The 25th original adult Bond continuation novel, “Solo”, was launched Wednesday 25th September 2013 at the Dorchester. The event involved an introduction by Ian Fleming’s niece, Lucy, a reading and Q & A by author William Boyd and then a ceremonial signing of 7 copies of the book, placed in 7 transparent briefcases, carried by 7 period costumed BOAC airhostesses to 7 vintage Jensen sports cars which were then driven in a  convoy to Heathrow Airport, destined for seven cities around the world with ties to Boyd or Bond — Edinburgh, Amsterdam, Zurich, New Delhi, Los Angeles, Cape Town and Sydney.

A scrum of distinguished members of the World’s Press attended and the book Bond was back in business. Boyd, who is a 007 scholar, explained how he’s a fan of Fleming first, how he doubted his retro Bond novel set in 1969 would be made into a film, how he sought advice from his friend Daniel Craig before writing the book (Craig starred in the film Boyd wrote and directed, The Trench) and how the actor who comes closest to the literary Bond is Daniel Day Lewis. Witty, urbane, entertaining, Boyd was as suave as vanilla and Bond fans are in good hands.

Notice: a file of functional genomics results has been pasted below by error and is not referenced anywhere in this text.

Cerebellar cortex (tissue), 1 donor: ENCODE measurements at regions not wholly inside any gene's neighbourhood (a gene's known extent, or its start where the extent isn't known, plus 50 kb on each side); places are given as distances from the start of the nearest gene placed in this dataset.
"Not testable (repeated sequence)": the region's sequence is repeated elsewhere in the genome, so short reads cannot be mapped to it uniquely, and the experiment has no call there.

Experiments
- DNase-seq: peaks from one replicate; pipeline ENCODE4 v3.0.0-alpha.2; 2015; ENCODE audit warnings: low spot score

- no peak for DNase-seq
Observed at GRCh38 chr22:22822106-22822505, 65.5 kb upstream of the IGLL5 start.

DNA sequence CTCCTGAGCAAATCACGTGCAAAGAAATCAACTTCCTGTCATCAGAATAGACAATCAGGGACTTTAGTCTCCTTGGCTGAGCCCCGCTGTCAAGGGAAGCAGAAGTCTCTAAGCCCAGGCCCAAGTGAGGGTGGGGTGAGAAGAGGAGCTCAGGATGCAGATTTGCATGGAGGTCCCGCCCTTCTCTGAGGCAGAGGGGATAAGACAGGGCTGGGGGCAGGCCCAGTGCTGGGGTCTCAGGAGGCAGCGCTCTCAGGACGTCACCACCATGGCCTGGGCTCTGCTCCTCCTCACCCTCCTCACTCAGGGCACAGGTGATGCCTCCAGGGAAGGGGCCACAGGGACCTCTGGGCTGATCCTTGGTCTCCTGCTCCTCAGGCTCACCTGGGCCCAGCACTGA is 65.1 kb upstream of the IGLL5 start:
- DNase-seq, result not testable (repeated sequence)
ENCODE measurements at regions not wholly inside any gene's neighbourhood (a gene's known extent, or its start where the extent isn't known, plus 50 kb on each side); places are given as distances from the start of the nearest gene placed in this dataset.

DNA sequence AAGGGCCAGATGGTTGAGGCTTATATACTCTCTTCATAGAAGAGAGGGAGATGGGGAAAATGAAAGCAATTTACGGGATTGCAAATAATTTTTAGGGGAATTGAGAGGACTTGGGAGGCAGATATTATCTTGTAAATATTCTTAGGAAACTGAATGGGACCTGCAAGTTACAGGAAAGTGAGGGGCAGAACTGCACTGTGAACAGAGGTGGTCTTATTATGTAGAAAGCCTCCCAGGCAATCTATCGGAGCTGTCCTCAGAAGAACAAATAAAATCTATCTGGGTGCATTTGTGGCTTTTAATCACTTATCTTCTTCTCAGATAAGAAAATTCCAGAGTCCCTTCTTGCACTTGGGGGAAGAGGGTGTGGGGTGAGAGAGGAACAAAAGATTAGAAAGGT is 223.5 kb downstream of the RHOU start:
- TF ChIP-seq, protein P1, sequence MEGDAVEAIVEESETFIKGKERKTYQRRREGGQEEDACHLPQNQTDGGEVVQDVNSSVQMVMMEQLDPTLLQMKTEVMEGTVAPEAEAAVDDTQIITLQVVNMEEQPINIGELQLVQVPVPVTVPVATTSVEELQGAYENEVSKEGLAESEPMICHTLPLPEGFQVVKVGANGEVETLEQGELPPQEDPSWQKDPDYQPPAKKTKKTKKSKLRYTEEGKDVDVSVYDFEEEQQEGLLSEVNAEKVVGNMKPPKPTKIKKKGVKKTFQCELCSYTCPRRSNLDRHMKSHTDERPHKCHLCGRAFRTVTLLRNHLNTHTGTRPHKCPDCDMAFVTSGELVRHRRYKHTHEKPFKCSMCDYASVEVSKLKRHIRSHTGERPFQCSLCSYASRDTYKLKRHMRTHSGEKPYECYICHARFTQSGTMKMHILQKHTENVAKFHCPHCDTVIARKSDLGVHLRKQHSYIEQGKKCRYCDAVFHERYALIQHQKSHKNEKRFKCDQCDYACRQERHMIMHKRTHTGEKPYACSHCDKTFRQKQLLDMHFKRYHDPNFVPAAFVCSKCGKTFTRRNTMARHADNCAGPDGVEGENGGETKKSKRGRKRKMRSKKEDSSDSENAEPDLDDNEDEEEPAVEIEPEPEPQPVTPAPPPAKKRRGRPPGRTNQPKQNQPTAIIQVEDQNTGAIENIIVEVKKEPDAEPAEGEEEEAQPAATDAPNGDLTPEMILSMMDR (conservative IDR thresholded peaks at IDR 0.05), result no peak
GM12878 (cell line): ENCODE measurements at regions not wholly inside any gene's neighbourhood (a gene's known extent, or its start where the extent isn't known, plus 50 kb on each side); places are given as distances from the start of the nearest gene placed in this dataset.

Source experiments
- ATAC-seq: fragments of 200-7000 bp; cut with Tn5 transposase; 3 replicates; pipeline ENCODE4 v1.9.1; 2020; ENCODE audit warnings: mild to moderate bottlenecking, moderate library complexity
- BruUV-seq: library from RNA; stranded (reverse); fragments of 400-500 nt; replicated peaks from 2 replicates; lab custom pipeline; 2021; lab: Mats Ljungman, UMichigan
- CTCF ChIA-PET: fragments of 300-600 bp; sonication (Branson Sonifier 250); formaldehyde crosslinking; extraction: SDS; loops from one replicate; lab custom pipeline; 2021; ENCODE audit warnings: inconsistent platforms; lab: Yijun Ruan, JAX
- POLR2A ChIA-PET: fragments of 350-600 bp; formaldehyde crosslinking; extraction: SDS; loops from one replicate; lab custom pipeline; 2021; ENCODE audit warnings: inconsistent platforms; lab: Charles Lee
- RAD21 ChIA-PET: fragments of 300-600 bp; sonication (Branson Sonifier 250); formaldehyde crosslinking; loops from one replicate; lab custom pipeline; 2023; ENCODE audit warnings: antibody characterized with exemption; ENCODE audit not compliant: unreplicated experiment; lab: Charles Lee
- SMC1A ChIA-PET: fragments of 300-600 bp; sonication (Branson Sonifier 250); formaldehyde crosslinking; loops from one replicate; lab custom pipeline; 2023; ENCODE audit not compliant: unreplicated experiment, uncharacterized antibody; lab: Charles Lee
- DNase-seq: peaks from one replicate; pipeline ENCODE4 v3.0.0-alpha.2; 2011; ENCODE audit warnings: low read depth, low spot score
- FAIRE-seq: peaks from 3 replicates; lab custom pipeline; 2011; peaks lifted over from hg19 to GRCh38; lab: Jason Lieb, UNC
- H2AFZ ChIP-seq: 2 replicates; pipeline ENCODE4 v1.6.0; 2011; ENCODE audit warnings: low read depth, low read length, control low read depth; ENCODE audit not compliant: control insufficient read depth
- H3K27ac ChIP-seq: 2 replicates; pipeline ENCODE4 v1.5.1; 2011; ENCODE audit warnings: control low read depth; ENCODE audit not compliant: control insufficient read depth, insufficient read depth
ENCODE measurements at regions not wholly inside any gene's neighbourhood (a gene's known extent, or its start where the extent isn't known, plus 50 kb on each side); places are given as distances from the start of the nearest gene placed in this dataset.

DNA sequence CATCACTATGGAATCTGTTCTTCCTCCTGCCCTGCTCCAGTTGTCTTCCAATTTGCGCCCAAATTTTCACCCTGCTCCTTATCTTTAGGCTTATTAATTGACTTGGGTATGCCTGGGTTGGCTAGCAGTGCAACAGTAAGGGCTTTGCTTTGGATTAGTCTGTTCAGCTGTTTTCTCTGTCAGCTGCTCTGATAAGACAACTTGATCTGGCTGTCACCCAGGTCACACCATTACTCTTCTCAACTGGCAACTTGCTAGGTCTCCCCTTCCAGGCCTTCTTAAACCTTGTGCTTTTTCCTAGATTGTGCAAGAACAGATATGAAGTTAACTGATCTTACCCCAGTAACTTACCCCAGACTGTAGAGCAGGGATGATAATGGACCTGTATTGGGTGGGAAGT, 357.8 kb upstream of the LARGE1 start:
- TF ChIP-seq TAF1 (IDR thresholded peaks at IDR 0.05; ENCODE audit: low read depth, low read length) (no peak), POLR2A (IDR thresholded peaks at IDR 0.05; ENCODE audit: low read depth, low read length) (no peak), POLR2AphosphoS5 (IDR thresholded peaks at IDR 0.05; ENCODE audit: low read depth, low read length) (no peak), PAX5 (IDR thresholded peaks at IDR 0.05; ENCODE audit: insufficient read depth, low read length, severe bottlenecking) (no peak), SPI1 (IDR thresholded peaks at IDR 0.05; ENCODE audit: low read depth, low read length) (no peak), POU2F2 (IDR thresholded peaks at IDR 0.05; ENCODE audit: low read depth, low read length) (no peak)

Spoilerfree review

Solo is the best Bond novel in years. Set in 1969, it is a reality based, thriller centered around the factional conflict in fictional Central African state, Zanzarim and the breakaway Repulic of Dahum. Bond is sent to on a Conrad-esque quest to track down warlord Brigadier Solomon “The Scorpion” Adeka. However, things are not all they seem as Bond and his local translator, Blessing are get caught up in a full-scale civil war over the nation’s newly discovered oil reserves.

The action moves from London to Zanzarim to Washington, and Bond moves around in a Jensen Interceptor FF (the Bentley is being repaired). M, Moneypenny, May and Felix Leiter return but May’s niece, Donalda, Felix’s nephew Brigham also turn up for the ride. Bond has a new secretary, Araminta Beauchamp, a young new Q Branch quartermaster, Quentin Dale and a brand new heavy in the form of Rhodesian mercenary Jakobus Creed.

African expert Boyd writes a superb spy thriller with shades of late period Le Carre. Densely plotted, Boyd writes sparingly but well, capturing location and character and period and most importantly, the spirit and essence of Ian Fleming’s James Bond. Fleming fans will enjoy Solo and those new to the literary Bond world can have no better introduction.   Solo is superb 007 entertainment for the Skyfall generation.

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